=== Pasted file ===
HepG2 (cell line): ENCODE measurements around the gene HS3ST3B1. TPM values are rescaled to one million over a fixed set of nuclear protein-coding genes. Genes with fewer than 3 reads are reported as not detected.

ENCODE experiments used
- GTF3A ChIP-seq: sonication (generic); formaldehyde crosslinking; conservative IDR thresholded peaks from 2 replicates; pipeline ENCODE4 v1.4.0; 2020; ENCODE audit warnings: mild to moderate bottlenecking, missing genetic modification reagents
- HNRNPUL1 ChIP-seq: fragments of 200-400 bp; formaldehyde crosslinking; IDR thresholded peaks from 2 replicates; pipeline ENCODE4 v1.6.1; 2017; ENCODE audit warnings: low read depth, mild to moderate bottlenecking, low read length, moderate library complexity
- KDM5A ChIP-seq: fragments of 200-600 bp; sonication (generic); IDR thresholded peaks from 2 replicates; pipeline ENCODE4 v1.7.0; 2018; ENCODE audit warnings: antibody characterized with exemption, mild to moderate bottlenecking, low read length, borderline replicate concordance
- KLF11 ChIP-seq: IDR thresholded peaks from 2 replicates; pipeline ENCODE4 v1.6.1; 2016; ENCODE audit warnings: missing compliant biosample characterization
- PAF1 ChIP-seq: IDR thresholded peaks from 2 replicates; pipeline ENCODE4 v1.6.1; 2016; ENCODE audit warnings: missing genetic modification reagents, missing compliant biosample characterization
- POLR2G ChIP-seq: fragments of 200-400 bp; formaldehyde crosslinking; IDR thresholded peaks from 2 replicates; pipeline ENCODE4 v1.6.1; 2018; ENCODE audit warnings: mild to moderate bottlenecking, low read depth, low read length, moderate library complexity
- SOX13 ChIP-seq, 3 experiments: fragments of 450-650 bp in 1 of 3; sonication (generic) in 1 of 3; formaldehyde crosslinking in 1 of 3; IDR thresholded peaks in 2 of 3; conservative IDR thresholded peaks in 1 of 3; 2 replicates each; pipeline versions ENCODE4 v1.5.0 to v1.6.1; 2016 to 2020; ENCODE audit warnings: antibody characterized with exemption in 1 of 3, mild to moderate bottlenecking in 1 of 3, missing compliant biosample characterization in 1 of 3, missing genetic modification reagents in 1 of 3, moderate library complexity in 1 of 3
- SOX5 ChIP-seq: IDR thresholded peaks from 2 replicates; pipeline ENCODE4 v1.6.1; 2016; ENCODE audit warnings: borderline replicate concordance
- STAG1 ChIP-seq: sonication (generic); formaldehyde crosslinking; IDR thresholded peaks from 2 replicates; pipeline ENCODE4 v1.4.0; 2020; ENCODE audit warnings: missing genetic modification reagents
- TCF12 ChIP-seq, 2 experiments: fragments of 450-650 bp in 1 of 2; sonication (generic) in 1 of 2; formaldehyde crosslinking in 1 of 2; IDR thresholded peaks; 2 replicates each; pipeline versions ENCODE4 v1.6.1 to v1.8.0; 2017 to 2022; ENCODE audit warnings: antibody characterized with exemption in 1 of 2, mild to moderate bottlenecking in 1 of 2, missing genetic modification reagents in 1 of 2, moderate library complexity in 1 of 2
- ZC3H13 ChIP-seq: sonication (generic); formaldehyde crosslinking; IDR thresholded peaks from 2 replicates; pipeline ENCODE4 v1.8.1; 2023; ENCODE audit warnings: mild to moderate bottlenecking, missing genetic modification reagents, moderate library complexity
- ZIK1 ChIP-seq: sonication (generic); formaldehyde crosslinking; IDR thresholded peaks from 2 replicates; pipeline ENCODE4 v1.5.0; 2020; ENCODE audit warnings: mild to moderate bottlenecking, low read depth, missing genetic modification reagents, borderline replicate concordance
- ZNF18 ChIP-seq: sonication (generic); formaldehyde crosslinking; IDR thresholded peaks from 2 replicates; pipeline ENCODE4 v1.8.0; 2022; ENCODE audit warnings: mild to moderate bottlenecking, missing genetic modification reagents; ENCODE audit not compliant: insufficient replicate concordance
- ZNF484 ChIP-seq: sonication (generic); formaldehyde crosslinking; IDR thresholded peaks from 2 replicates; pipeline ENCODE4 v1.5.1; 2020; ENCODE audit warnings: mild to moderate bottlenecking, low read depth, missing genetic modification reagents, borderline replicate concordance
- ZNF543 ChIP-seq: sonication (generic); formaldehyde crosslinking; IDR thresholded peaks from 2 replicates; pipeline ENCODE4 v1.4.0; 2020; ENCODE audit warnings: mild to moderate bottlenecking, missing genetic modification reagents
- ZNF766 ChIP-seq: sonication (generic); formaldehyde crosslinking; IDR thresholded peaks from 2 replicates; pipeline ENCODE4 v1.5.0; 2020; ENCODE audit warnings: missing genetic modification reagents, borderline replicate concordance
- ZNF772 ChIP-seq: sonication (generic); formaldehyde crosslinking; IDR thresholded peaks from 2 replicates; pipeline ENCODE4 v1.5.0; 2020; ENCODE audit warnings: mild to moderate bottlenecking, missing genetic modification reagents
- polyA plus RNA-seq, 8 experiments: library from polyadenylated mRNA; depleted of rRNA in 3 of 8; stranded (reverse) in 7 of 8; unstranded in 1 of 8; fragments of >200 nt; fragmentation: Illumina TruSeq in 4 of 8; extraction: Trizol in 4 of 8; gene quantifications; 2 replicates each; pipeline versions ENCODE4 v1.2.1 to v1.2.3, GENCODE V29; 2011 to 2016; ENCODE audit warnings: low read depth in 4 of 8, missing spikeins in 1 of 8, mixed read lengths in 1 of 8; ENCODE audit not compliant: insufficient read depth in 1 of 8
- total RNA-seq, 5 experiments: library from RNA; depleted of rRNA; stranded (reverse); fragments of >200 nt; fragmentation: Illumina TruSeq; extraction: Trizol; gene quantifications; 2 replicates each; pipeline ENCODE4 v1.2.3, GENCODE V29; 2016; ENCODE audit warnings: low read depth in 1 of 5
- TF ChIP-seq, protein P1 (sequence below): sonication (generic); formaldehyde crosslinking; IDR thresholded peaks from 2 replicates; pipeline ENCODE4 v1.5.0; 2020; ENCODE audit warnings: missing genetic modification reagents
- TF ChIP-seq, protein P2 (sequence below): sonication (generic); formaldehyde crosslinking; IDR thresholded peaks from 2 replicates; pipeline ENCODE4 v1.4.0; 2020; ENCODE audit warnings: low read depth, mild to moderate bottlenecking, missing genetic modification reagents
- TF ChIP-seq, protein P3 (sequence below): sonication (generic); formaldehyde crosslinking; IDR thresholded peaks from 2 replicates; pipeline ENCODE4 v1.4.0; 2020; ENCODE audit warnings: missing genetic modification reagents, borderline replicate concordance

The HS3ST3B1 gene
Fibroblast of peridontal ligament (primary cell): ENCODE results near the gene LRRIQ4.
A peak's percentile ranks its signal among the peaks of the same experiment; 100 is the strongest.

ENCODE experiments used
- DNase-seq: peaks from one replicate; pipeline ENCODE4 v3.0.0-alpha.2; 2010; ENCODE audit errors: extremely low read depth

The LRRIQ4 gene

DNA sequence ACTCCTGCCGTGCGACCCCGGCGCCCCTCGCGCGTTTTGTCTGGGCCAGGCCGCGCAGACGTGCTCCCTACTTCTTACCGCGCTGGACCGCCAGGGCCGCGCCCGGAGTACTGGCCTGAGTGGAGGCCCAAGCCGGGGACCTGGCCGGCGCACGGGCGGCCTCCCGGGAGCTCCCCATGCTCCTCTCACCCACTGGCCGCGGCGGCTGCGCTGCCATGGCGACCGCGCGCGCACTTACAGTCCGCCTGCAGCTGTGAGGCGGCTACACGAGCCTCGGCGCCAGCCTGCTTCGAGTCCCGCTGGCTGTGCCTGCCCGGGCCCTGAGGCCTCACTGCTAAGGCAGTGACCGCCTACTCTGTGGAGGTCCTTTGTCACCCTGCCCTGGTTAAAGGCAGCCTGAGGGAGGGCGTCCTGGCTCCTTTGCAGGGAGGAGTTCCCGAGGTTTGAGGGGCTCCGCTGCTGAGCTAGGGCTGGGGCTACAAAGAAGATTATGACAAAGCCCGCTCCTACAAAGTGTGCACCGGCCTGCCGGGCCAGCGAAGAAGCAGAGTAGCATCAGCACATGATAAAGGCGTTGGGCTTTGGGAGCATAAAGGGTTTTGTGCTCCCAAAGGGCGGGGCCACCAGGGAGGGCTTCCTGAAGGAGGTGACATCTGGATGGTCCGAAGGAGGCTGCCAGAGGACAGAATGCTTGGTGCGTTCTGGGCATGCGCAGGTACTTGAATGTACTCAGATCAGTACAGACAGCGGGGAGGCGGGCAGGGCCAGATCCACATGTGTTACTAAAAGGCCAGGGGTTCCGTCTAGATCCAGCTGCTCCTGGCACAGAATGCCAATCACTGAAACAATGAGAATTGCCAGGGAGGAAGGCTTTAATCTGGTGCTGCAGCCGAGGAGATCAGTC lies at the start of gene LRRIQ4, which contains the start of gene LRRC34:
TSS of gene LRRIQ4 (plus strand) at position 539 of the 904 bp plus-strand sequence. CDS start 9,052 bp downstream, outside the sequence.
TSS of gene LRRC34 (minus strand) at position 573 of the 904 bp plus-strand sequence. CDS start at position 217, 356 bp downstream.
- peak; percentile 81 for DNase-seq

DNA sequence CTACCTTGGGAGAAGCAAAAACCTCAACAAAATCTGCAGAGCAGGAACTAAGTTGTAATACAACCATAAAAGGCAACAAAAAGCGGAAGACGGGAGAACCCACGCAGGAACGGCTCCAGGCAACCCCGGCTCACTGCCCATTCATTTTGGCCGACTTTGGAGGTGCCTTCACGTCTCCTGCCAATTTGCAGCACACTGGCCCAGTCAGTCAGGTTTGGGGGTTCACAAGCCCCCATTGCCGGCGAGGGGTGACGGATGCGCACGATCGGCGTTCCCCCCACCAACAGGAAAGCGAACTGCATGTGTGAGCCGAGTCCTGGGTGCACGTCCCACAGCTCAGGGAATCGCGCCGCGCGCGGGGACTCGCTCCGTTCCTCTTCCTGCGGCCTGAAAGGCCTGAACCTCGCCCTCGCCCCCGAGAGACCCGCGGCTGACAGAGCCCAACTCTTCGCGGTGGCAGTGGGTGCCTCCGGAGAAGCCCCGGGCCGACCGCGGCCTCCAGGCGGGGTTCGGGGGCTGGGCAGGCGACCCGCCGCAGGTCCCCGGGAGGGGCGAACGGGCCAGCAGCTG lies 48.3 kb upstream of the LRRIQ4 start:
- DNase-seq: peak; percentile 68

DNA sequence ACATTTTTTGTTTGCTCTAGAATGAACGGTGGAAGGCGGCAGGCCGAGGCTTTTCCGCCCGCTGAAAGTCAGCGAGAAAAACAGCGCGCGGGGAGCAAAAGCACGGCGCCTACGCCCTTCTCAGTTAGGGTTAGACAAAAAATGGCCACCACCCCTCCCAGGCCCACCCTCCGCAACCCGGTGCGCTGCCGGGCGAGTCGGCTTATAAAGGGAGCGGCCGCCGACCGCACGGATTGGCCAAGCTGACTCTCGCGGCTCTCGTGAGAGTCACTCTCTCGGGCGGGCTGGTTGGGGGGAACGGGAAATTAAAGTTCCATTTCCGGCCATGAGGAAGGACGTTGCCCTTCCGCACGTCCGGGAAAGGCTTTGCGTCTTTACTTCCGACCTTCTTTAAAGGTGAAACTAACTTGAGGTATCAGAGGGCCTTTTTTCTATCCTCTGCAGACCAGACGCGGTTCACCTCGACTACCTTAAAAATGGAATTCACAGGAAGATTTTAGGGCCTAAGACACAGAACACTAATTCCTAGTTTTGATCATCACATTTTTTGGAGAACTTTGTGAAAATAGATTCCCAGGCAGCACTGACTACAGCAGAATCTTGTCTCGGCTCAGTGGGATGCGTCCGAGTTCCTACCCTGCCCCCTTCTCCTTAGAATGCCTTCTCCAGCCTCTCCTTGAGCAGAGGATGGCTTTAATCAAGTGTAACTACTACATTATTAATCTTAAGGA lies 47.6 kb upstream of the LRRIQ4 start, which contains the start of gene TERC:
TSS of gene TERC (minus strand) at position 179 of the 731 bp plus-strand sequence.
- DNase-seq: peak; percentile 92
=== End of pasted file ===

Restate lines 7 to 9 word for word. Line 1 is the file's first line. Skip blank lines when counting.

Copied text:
- PAF1 ChIP-seq: IDR thresholded peaks from 2 replicates; pipeline ENCODE4 v1.6.1; 2016; ENCODE audit warnings: missing genetic modification reagents, missing compliant biosample characterization
- POLR2G ChIP-seq: fragments of 200-400 bp; formaldehyde crosslinking; IDR thresholded peaks from 2 replicates; pipeline ENCODE4 v1.6.1; 2018; ENCODE audit warnings: mild to moderate bottlenecking, low read depth, low read length, moderate library complexity
- SOX13 ChIP-seq, 3 experiments: fragments of 450-650 bp in 1 of 3; sonication (generic) in 1 of 3; formaldehyde crosslinking in 1 of 3; IDR thresholded peaks in 2 of 3; conservative IDR thresholded peaks in 1 of 3; 2 replicates each; pipeline versions ENCODE4 v1.5.0 to v1.6.1; 2016 to 2020; ENCODE audit warnings: antibody characterized with exemption in 1 of 3, mild to moderate bottlenecking in 1 of 3, missing compliant biosample characterization in 1 of 3, missing genetic modification reagents in 1 of 3, moderate library complexity in 1 of 3